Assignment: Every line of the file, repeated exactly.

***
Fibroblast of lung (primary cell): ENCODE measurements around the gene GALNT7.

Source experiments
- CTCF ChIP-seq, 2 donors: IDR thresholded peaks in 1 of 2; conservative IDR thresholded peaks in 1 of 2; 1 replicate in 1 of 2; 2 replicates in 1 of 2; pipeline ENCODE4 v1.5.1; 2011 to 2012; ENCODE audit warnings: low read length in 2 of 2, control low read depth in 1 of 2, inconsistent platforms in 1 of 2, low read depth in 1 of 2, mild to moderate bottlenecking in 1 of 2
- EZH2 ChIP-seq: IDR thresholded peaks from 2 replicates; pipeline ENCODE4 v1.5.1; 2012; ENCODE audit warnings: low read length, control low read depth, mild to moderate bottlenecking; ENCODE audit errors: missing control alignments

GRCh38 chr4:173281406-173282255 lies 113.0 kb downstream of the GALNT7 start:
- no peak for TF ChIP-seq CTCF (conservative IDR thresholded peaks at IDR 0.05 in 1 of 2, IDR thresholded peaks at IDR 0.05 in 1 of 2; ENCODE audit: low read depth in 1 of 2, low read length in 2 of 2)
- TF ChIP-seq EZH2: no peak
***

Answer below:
Fibroblast of lung (primary cell): ENCODE measurements around the gene GALNT7.

Source experiments
- CTCF ChIP-seq, 2 donors: IDR thresholded peaks in 1 of 2; conservative IDR thresholded peaks in 1 of 2; 1 replicate in 1 of 2; 2 replicates in 1 of 2; pipeline ENCODE4 v1.5.1; 2011 to 2012; ENCODE audit warnings: low read length in 2 of 2, control low read depth in 1 of 2, inconsistent platforms in 1 of 2, low read depth in 1 of 2, mild to moderate bottlenecking in 1 of 2
- EZH2 ChIP-seq: IDR thresholded peaks from 2 replicates; pipeline ENCODE4 v1.5.1; 2012; ENCODE audit warnings: low read length, control low read depth, mild to moderate bottlenecking; ENCODE audit errors: missing control alignments

GRCh38 chr4:173281406-173282255 lies 113.0 kb downstream of the GALNT7 start:
- no peak for TF ChIP-seq CTCF (conservative IDR thresholded peaks at IDR 0.05 in 1 of 2, IDR thresholded peaks at IDR 0.05 in 1 of 2; ENCODE audit: low read depth in 1 of 2, low read length in 2 of 2)
- TF ChIP-seq EZH2: no peak